Philanthropy As Profit Motive: When Making Money Isn't Enough
For some business owners in Northeast Ohio, making a profit isn’t enough. They feel they need to give back to the community as well. That's the focus of this week's Exploradio.
Todd Goldstein was 25 when the Great Recession hit.
"Everyone remembers 2008, right? The lines of people getting laid off, these executives getting parachutes with lots of money," he says. "I think people really said, enough’s enough."
His own future
Like many young people caught in the crash, Goldstein felt that he had to create his own future. So, he and a friend founded LaunchHouse. It’s a business in Highland Heights that provides rentable coworking space for entrepreneurs and self-starters. It began humbly, in the upper floor of a pizza shop.
"We got a six-pack of beer, a pizza, and we thought literally this could just be the two of us," he says. "We had about 10 people show up."
It was enough to know that he was onto something — the need to create a place where entrepreneurs can help one another succeed.
"I’ll never forget — we had one person that left crying, a second person who recognized they should probably give their family back their money, and a third person who said, ‘wow, me and this other person should be my co-founder and we should start a business.’"
10 years later, his job is still to help businesses grow. LaunchHouse has launched over 60 firms. It’s a business model that values connectedness as much as it values individual success.
What's driving social entrepreneurship
Kent State University business researcher Kostas Alexiou says the motivation behind social entrepreneurship grew out a distrust of Wall Street following the Great Recession.
"This younger generation is looking to get some of that back and move away from this sort of philosophy predicated on greed," he says.
"I think that social entrepreneurship represents the next evolution of capitalism," Alexiou says.
Embracing the evolution
It’s an evolution that brewer Jeremy Langham embraces. He’s trying to get Ironborne Brew Works up and running. Part of his business model includes donating a portion of his proceeds to charity. He hopes to connect with his neighbors by giving them the opportunity to vote on which charities to support.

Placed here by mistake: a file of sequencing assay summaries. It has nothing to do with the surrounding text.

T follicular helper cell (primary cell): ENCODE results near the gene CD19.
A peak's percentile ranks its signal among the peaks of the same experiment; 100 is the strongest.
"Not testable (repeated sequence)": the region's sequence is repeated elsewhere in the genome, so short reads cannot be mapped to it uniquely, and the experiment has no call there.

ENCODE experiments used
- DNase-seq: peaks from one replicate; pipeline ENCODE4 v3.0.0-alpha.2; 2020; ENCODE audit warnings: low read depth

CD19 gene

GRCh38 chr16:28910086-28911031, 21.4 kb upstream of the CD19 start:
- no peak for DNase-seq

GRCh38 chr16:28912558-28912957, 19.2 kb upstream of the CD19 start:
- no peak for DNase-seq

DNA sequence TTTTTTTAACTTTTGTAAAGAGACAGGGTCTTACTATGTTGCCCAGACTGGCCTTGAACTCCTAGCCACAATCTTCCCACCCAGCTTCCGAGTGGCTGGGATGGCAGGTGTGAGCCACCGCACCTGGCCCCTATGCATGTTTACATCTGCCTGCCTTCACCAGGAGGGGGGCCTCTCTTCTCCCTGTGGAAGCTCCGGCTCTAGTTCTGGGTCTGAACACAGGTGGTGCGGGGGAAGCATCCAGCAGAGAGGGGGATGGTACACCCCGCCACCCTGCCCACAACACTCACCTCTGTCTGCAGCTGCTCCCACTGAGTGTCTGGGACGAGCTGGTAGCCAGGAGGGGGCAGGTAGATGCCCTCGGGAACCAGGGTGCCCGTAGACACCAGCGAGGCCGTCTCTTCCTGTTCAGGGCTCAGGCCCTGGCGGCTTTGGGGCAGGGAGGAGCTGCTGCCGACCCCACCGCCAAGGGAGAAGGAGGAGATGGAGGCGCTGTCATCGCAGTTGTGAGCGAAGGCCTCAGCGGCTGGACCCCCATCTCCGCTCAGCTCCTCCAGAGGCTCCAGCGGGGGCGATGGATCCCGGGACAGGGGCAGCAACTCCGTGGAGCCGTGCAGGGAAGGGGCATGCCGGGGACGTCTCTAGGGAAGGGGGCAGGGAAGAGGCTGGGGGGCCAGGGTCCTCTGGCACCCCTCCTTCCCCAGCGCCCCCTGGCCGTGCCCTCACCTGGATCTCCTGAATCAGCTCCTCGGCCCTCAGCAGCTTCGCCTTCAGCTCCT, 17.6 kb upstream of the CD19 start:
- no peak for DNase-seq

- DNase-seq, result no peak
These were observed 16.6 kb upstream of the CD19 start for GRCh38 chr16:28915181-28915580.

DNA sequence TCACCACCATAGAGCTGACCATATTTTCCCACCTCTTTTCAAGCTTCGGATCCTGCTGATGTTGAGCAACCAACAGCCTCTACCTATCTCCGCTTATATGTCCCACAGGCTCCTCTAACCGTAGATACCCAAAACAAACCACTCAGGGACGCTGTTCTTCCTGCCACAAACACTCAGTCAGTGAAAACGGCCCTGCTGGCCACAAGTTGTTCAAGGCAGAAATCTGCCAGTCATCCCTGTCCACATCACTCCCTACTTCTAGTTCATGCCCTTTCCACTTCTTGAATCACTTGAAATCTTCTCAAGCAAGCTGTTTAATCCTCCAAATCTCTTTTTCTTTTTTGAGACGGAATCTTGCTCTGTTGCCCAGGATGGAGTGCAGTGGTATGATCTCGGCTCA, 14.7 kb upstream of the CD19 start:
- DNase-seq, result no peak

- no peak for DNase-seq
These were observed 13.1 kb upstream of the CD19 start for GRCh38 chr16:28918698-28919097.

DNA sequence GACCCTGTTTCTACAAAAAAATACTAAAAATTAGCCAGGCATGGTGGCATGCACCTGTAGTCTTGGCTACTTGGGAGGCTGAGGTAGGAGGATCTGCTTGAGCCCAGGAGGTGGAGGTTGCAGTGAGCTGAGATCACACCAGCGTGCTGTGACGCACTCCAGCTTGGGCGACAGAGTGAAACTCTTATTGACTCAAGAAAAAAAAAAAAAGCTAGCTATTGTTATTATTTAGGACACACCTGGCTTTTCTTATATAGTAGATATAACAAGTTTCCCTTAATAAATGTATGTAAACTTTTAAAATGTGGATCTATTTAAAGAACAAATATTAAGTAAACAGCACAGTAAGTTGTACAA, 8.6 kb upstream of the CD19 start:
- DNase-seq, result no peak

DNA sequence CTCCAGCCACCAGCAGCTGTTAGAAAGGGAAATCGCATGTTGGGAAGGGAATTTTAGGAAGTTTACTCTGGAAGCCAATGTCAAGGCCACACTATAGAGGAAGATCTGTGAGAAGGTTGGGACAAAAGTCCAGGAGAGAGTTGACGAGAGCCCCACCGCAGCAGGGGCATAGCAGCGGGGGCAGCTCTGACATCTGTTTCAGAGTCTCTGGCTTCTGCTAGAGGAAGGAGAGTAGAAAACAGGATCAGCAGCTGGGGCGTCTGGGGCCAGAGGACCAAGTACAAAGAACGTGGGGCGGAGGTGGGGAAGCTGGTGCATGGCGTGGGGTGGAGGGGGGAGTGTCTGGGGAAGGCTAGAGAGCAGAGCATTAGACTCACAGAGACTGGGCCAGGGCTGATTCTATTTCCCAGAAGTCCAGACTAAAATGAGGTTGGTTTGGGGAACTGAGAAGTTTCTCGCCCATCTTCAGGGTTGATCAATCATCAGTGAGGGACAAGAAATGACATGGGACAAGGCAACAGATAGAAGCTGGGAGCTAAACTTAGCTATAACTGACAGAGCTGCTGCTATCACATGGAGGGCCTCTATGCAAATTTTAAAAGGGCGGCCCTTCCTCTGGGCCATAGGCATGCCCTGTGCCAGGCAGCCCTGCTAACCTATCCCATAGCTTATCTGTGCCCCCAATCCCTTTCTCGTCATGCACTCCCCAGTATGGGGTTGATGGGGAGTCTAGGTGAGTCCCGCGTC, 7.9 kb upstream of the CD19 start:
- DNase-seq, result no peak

"We’re trying to keep the organizations that are doing the great work with the resources they need so they can continue to do that great work," Langham says. "Doing things that you’re going to do anyways -- buying a pair of shoes, getting something to eat — when you can see that ‘my dollar stretches further here,' it becomes a really powerful thing."
With this, Langham hopes to empower the people who buy his beer to create change.
"It’s kind of like living vicariously through the organizations that we’re supporting," he says.
And today, that seems to be what some consumers are doing more often.
Principles behind products
Mintel is a global market research agency that put out a report in 2015 saying that buyers don’t just take products at face value anymore. They care about the principles behind them.
They found three out of five consumers believe ethical issues are becoming more important. Kent State’s Kostas Alexiou agrees with this activist outlook.
"There’s an extent to which I believe it’ll just be called entrepreneurship -- if it hasn’t already," he says.
Building the business
Back at LaunchHouse, founder Todd Goldstein gets his coworking family together for a group photo. He says this enthusiasm is pretty typical.
While social entrepreneurship is a big driver at LaunchHouse, business is still a priority.
"It really is understanding and building a profitable business first, and then finding how you give back," he says.
It’s an idea sparked by a generation that believes doing good is good for the bottom line.